Teacher Tenure Gets Failing Grade in California
Nine students’ challenged the California teacher tenure system and won on Tuesday.
Sisters Beatriz and Elizabeth Vergara, along with 7 other students, felt they had been a victim of the education system in California. The sisters claim that when they were in middle school they faced a history teacher that could not manage his classroom and provided little to no instruction. Elizabeth Vergara in an interview to PBS said that the teacher would:
…just be at his desk. Like, just using his computer or sleeping. And students were just using their magazines and he wouldn’t care.... And I didn’t even learn anything. Like, I was getting behind.
With the sisters dreams set on attending college (they would be the first in their family to go) they feel as though that the California education system failed them. That is how the case Vergara v. California was brought before the Los Angeles County Superior court. The nine students were backed by a Silicon Valley millionaire David Welch’s non-profit Students Matters, claiming that the tenure system was the root of the problem.
Judge Rolf M. Treu agreed on Tuesday. With his reasoning rooted in the 1954 Supreme Court ruling Brown v. Topeka Board “separate but equal” grounds, Judge Treu explained that the teacher tenure laws in California, deprived these students “their right to an education under the State Constitution and violated their civil rights.” The Wall Street Journal reported that “The laws at issue will remain in effect pending that appeal.” The judge also claimed that the teacher tenure system discriminates against minority and low income students.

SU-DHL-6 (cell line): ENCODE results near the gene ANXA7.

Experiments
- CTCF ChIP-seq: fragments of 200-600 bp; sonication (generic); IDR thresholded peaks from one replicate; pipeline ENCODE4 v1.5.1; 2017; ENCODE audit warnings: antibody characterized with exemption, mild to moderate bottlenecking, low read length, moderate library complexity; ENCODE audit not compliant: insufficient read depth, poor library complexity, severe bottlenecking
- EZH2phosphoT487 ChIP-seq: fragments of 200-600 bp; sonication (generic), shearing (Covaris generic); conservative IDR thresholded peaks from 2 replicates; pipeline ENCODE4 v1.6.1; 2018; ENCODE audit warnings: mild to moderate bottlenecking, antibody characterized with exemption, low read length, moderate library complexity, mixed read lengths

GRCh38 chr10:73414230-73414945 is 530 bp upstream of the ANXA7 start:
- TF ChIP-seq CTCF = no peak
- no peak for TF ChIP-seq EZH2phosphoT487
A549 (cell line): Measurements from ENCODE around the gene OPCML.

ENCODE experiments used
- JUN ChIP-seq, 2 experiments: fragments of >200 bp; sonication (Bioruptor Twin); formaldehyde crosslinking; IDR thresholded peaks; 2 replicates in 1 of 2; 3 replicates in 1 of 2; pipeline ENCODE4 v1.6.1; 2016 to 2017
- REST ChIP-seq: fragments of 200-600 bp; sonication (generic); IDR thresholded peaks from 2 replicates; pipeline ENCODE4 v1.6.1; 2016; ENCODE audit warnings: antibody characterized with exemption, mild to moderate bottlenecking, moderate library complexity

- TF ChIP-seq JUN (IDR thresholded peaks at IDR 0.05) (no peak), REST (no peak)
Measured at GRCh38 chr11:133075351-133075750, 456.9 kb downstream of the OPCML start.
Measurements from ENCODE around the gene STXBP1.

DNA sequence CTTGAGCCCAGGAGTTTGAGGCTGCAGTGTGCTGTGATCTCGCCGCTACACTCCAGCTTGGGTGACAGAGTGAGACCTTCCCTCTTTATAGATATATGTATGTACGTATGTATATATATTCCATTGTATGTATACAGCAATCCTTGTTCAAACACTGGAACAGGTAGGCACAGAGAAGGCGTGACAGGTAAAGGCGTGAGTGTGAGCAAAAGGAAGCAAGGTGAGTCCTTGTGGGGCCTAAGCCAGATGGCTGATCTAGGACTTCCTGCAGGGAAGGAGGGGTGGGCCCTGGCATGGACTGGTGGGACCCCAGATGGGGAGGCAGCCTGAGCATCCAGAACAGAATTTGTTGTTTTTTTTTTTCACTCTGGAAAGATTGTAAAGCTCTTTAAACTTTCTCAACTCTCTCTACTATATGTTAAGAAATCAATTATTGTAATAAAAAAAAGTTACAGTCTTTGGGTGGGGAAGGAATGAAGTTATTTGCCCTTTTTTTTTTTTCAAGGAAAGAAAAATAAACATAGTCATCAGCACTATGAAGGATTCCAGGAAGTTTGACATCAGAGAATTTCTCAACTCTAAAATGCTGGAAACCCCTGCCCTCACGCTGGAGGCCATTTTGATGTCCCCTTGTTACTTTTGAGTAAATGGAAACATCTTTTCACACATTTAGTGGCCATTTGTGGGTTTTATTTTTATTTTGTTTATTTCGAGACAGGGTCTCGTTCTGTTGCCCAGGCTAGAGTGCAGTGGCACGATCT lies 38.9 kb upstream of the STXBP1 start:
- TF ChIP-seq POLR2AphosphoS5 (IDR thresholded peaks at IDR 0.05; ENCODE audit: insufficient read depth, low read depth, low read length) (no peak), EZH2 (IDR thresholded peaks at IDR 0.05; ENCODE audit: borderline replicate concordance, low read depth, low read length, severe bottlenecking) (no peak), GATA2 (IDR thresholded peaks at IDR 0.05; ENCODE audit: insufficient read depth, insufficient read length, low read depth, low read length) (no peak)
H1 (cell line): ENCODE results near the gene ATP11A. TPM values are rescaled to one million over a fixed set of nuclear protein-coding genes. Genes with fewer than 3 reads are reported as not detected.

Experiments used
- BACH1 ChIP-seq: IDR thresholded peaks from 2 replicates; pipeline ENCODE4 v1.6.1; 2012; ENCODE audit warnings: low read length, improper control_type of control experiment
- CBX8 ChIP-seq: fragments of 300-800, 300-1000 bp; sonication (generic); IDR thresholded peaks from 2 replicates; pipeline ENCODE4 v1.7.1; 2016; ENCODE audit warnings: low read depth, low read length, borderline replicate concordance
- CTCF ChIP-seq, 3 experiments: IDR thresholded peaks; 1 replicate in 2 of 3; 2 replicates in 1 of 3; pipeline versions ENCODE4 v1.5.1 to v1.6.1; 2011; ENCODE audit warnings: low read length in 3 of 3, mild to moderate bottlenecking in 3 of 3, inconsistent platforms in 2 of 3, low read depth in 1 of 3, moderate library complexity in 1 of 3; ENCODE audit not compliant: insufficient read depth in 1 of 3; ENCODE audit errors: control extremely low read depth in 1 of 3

One of the major problems the students had with the teacher tenure system in California had to do with evaluation period of the teacher. After 2 years of evaluation, teachers in California are up for tenure. The students were claiming that this was not enough time to properly evaluate a teacher. Many other states have a longer tenure evaluation period on average 3 years with some even longer.
It is a very costly and timely procedure to fire a teacher that has been granted tenure. CNN reported that, “Firing a bad teacher could take anywhere from two to almost 10 years and cost $50,000 to $450,000 or more.” This leaves very few options for school districts that are already strapped for cash. As a result, many students and schools are stuck with bad teachers.
Unsurprisingly, teacher unions are not pleased with the decision. In a statement released by the California Teachers Association (CTA), an affiliate of the National Education Association, the union said that:
We are deeply disappointed, but not surprised, by this decision. Like the lawsuit itself, today's ruling is deeply flawed. This lawsuit has nothing to do with what's best for kids, but was manufactured by a Silicon Valley millionaire and a corporate PR firm to undermine the teaching profession and push their agenda on our schools.
Though we can expect the CTA to appeal this decision, it is a big win for teacher tenure reform. Many are viewing the win in California as model for many other states with targets set on New York, Connecticut, New Mexico and Oregon among others, states with powerful teacher unions.
If teacher tenure can be challenged in a liberal state like California, then it gives hope to the rest of America. The teacher unions across America should be scared about this reform and the future existence of their organizations.
Maybe now with the California win, students like Beatriz and Elizabeth will receive the education, guidance, and instruction they need to fulfill their goals of going to college.
Isn’t that what the American dream is all about?